The weather station of the island of Kodiak, Alaska recorded an air temperature of 67°F on December 26th, 2021.
Such a moderate condition in America’s Arctic state turned to be a warm spell, which reached the inland areas, turned the snow into freezing rain that made roads sheets of ice.
It’s a matter of concern, as this state is known for its cold, snow, and winter darkness. The weather station at the Kodiak tide gauge reached the 60s again Monday afternoon, and up to 55°F on Tuesday morning.
“In late December,” tweeted Alaska climate scientist Rick Thoman, “I would not have thought such a thing possible. That’s higher than the 1991-2020 normal daily low temperature of any day of the year,” Thoman added.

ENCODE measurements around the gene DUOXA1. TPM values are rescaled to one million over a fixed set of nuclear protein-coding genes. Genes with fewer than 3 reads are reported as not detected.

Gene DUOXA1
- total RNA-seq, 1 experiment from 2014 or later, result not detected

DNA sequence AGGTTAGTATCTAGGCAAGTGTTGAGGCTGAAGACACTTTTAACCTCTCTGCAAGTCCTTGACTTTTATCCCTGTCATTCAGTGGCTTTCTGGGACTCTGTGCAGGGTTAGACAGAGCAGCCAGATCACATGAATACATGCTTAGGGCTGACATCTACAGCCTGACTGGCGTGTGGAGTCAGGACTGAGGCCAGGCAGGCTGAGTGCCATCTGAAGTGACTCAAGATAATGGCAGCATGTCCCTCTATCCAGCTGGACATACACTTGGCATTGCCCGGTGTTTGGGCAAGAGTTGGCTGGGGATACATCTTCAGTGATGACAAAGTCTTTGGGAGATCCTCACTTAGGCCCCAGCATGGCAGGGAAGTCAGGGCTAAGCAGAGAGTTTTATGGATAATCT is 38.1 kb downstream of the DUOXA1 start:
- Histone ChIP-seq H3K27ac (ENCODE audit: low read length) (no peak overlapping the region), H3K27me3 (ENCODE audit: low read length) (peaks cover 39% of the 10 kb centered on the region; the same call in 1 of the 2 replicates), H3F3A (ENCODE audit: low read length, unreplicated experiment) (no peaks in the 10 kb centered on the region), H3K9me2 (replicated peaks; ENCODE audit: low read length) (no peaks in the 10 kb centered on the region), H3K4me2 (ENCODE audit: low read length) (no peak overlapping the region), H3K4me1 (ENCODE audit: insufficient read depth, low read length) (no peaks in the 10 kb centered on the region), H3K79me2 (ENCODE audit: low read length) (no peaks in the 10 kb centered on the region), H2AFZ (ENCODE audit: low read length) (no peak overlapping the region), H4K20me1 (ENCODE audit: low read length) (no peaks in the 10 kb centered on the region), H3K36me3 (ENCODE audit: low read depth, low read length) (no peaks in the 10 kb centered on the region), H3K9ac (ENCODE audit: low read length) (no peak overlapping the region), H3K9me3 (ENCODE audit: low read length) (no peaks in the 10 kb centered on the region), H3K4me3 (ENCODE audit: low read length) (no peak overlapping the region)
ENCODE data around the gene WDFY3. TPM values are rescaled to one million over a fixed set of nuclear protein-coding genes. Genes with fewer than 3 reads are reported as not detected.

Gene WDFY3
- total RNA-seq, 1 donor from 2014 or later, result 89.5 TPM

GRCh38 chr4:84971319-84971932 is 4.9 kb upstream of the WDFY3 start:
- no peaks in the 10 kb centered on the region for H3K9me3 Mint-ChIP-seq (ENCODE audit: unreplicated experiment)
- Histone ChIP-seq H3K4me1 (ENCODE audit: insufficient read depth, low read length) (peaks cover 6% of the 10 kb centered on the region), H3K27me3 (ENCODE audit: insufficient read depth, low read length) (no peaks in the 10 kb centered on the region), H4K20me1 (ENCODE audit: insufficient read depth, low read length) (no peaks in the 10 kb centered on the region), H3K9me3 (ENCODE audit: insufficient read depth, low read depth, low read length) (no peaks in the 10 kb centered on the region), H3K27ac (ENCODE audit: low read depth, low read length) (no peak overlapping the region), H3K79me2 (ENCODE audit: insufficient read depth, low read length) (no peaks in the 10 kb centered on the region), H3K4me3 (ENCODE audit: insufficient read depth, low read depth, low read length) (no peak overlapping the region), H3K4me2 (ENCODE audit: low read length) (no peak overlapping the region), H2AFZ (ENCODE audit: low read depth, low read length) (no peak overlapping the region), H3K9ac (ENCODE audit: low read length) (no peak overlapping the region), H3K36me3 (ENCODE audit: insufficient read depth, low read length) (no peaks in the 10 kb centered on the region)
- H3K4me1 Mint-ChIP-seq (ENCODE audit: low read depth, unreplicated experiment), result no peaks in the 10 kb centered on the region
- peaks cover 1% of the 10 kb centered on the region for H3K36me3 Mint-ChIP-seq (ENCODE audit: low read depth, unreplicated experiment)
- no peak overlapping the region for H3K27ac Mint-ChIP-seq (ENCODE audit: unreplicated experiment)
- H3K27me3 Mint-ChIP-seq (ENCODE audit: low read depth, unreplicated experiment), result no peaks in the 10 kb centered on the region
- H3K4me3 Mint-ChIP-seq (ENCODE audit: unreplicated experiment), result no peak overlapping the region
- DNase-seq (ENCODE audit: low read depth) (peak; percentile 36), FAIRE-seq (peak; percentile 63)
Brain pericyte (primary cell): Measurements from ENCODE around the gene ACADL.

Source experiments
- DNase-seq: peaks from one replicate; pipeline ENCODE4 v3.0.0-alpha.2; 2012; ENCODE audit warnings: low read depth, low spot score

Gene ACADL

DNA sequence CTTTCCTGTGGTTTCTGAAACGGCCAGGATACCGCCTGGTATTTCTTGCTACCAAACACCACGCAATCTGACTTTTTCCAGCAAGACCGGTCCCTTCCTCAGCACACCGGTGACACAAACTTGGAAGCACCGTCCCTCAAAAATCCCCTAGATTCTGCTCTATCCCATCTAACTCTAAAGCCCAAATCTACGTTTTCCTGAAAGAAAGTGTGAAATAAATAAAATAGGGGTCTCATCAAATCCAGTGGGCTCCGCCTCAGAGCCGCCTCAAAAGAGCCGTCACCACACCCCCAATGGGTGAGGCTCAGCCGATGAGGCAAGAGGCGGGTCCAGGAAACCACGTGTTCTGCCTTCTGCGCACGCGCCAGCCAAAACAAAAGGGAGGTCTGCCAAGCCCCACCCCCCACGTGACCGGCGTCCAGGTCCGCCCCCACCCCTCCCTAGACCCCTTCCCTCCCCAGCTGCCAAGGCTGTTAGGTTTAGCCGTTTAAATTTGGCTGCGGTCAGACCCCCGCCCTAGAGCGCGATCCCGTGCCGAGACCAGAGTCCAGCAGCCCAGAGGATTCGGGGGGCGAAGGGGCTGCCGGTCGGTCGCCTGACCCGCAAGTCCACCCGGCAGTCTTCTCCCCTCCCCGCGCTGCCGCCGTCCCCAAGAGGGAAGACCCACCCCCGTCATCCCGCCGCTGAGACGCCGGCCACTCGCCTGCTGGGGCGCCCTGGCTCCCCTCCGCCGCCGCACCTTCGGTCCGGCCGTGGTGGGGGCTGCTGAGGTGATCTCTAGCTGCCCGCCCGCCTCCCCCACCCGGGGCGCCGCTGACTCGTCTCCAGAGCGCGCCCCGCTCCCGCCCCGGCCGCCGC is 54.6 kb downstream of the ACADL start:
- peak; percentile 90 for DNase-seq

Experts say the warmth is due to a major, albeit relatively short-lived, shift in the jet stream, which is a river of air flowing at high altitudes that helps steer weather systems. Instead of dipping south of Alaska and carving out a frigid trough of low pressure, as was the case during parts of November and much of December, the jet stream buckled in such a way that allowed mild, maritime air to surge in from the south.
Computer models indicate that once the heart of the frigid air seeps into the U.S., another batch is likely to reload across Alaska and make its way southeastward as well. A large dip in the jet stream across Alaska and western Canada during the first week of January could lead to widespread unusually cold conditions across this region, based on computer model projections. In other words, residents of Kodiak might not want to get too attached to temperatures in the 60s.
ARTICLE: CHAITANYA DIVYESH PATEL
MANAGING EDITOR: CARSON CHOATE
PHOTO CREDITS: THE GUARDIAN